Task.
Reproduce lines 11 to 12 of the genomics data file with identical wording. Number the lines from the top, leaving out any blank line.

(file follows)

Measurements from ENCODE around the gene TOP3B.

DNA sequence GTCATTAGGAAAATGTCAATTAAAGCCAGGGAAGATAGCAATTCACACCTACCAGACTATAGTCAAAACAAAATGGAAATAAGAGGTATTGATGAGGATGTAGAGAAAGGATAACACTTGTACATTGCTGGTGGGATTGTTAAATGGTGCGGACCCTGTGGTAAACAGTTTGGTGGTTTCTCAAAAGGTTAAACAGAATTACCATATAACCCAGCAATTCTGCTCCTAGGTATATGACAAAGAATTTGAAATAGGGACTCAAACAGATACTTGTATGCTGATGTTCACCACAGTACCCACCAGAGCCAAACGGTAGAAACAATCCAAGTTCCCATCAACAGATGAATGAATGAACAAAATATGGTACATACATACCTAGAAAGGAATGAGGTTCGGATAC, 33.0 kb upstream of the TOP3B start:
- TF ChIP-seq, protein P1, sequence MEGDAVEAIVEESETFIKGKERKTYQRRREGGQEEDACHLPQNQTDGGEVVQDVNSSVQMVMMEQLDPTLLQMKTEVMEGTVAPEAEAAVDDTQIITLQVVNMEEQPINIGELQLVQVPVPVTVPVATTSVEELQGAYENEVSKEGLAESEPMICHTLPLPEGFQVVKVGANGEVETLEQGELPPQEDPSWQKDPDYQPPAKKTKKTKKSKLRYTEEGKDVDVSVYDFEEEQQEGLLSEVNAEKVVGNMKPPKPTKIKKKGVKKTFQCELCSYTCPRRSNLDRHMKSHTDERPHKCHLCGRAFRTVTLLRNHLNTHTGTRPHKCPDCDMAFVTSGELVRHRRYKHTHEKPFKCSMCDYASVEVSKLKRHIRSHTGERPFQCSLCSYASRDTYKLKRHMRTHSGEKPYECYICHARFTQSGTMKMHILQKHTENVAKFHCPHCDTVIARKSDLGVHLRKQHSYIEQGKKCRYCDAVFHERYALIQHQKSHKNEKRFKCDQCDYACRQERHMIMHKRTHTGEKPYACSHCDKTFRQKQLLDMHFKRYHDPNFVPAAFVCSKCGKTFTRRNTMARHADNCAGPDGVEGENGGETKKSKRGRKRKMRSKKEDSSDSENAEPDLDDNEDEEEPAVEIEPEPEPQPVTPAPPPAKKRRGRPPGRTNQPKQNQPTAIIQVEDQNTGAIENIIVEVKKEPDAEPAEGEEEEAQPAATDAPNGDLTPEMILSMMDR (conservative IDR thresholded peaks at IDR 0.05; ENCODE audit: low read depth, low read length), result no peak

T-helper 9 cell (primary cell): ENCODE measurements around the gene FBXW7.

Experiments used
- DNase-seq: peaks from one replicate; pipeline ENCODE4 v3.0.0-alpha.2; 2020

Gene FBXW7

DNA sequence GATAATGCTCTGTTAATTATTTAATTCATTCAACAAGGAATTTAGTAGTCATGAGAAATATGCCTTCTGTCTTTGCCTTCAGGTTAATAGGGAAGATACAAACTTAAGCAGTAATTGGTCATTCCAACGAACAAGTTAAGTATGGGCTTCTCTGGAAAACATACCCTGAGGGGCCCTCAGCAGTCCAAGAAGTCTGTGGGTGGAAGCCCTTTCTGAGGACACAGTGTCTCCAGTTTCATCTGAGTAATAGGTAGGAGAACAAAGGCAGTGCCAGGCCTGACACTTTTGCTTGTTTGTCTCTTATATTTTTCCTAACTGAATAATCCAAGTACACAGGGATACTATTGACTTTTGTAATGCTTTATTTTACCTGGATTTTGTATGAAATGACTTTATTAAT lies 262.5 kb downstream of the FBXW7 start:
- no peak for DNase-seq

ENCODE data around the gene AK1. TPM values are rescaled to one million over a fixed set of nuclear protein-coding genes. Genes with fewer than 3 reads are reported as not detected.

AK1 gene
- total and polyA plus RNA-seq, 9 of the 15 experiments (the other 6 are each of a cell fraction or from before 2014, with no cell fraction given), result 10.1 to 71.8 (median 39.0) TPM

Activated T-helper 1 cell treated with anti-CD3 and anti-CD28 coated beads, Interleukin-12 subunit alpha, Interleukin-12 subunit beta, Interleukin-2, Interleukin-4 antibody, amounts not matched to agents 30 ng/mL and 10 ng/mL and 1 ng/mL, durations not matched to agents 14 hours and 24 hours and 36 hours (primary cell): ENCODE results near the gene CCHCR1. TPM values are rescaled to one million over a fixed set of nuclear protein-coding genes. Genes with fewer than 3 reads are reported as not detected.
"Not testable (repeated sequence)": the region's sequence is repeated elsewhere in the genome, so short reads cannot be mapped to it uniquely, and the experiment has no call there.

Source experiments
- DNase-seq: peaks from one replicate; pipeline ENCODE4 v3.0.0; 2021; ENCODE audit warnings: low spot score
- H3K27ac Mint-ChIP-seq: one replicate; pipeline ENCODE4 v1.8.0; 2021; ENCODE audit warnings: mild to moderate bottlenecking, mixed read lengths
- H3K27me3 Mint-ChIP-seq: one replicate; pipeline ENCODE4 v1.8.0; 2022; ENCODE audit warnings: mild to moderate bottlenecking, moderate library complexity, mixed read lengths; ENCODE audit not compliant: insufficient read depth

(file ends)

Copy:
AK1 gene
- total and polyA plus RNA-seq, 9 of the 15 experiments (the other 6 are each of a cell fraction or from before 2014, with no cell fraction given), result 10.1 to 71.8 (median 39.0) TPM